Thursday, April 23, 2015

The Simple Life

Quick survey: Raise your hand if you think you are as rich as you can be, if you say to yourself, “There is literally nothing in this world I want.”  No one?  A few weeks ago, I was reading a study about happiness.  One thing they discovered was that getting an extra hour per night of sleep makes the average human happier than if that same person made an extra $60,000 a year.  And my first thought was, “Hey, if they want to refine that study and they need someone to be in the ‘making an extra $61,000 a year’ group, I volunteer.  I am that committed to science and human flourishing.”  Then I remembered some statistics I read in a book called The Hole in Our Gospel, by Rich Stearns.  40% of the world’s population—that’s 2.6 billion people--lives on less than $2 a day.  15% live on less than a dollar a day—that’s 1 billion people.  The average American, by contrast, lives on $105 a day.  If you make $25,000 a year, you are richer than 90% of the people on Earth.  If you make at least $50,000 a year, you are in the top 1% of richest human beings on the planet.  By the standards of this planet, we are rich.  But we’re not content.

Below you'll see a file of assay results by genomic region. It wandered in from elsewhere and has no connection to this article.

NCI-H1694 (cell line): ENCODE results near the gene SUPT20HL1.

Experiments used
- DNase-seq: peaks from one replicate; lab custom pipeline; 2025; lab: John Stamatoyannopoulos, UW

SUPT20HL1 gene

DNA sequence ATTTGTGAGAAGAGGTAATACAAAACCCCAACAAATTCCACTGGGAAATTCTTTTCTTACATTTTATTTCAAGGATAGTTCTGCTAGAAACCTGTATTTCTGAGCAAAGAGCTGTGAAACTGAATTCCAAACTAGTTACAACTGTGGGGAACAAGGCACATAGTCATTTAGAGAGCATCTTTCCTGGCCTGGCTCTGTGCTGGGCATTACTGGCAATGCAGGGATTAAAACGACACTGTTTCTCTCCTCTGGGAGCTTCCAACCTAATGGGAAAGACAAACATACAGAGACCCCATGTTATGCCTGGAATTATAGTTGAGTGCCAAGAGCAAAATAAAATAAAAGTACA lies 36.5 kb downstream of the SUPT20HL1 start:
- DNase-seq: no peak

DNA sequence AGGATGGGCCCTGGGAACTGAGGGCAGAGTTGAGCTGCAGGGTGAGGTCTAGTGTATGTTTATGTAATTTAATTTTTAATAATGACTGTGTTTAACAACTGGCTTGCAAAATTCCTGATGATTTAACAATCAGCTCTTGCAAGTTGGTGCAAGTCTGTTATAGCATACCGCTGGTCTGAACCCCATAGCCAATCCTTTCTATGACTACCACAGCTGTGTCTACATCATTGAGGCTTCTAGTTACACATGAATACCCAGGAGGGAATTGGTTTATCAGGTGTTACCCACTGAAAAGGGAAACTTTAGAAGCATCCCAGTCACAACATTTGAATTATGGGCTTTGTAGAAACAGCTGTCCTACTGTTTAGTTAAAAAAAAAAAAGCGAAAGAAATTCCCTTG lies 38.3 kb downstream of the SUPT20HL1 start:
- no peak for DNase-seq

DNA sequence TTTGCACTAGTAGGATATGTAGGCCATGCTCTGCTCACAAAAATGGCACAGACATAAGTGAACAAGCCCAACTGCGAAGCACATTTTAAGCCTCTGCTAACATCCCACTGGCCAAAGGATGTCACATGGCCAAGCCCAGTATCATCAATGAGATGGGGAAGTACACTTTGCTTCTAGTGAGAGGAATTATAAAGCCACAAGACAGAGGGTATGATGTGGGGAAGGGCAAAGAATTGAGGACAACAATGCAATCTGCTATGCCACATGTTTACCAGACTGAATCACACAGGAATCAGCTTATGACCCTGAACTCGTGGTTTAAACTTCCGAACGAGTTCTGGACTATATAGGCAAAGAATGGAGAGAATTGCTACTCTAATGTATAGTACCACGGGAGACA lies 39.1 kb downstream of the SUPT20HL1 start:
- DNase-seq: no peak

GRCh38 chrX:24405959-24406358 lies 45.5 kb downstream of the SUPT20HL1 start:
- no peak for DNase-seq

We’re talking all through this Spring season about the process God uses to transform us.  It is a lifelong process.  And it takes spiritual discipline on our part.  You may not want to hear this, but there’s no way around it: As 21st century American Christians, our money and possessions are a problem in our relationship with God.  We cannot ignore that.  We can’t just pretend that reading Scripture, going to church and praying is going to be enough to change us, if we don’t deal with our attitude toward the stuff we own and the stuff we want.  That’s why, this Sunday, I’m starting my sermon with a look at a parable found in Luke 12:16-21; perhaps the most appropriate parable for our context in all of Jesus’ teachings.  We'll be talking about the spiritual discipline of simplicity: What is, why we should practice it, and how it works.  Don't worry; I won't be asking anyone to take a vow of poverty.  But this subject will address what may be the biggest spiritual issue most of us have.  

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